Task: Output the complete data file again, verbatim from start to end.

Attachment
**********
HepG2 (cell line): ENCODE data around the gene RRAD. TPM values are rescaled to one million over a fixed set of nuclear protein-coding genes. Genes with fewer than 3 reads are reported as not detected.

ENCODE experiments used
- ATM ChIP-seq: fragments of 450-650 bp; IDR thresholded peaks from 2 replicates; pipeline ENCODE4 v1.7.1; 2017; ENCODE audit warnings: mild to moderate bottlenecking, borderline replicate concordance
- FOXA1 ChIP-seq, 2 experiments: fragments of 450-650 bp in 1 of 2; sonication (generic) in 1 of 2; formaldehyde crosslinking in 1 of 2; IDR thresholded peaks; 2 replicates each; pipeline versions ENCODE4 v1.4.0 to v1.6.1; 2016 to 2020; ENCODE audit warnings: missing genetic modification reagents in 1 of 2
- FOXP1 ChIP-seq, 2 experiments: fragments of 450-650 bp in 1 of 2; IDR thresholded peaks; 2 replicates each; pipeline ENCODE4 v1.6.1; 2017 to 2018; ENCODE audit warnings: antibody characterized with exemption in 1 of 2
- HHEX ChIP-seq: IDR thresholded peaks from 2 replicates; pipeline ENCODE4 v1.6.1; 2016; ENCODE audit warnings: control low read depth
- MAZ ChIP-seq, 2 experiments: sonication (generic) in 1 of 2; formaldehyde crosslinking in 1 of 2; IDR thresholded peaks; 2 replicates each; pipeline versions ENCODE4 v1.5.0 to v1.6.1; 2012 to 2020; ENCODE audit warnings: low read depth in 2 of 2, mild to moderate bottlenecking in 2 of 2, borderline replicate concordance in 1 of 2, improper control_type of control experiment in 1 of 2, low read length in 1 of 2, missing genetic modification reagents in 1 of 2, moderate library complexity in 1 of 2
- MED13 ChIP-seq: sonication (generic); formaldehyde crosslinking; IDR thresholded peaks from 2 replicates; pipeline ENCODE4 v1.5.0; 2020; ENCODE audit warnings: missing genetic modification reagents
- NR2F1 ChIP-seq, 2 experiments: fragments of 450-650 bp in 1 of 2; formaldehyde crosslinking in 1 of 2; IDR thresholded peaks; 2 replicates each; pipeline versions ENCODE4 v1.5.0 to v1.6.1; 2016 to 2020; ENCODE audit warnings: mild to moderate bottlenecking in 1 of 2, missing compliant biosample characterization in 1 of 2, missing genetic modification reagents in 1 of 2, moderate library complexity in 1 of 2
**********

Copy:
HepG2 (cell line): ENCODE data around the gene RRAD. TPM values are rescaled to one million over a fixed set of nuclear protein-coding genes. Genes with fewer than 3 reads are reported as not detected.

ENCODE experiments used
- ATM ChIP-seq: fragments of 450-650 bp; IDR thresholded peaks from 2 replicates; pipeline ENCODE4 v1.7.1; 2017; ENCODE audit warnings: mild to moderate bottlenecking, borderline replicate concordance
- FOXA1 ChIP-seq, 2 experiments: fragments of 450-650 bp in 1 of 2; sonication (generic) in 1 of 2; formaldehyde crosslinking in 1 of 2; IDR thresholded peaks; 2 replicates each; pipeline versions ENCODE4 v1.4.0 to v1.6.1; 2016 to 2020; ENCODE audit warnings: missing genetic modification reagents in 1 of 2
- FOXP1 ChIP-seq, 2 experiments: fragments of 450-650 bp in 1 of 2; IDR thresholded peaks; 2 replicates each; pipeline ENCODE4 v1.6.1; 2017 to 2018; ENCODE audit warnings: antibody characterized with exemption in 1 of 2
- HHEX ChIP-seq: IDR thresholded peaks from 2 replicates; pipeline ENCODE4 v1.6.1; 2016; ENCODE audit warnings: control low read depth
- MAZ ChIP-seq, 2 experiments: sonication (generic) in 1 of 2; formaldehyde crosslinking in 1 of 2; IDR thresholded peaks; 2 replicates each; pipeline versions ENCODE4 v1.5.0 to v1.6.1; 2012 to 2020; ENCODE audit warnings: low read depth in 2 of 2, mild to moderate bottlenecking in 2 of 2, borderline replicate concordance in 1 of 2, improper control_type of control experiment in 1 of 2, low read length in 1 of 2, missing genetic modification reagents in 1 of 2, moderate library complexity in 1 of 2
- MED13 ChIP-seq: sonication (generic); formaldehyde crosslinking; IDR thresholded peaks from 2 replicates; pipeline ENCODE4 v1.5.0; 2020; ENCODE audit warnings: missing genetic modification reagents
- NR2F1 ChIP-seq, 2 experiments: fragments of 450-650 bp in 1 of 2; formaldehyde crosslinking in 1 of 2; IDR thresholded peaks; 2 replicates each; pipeline versions ENCODE4 v1.5.0 to v1.6.1; 2016 to 2020; ENCODE audit warnings: mild to moderate bottlenecking in 1 of 2, missing compliant biosample characterization in 1 of 2, missing genetic modification reagents in 1 of 2, moderate library complexity in 1 of 2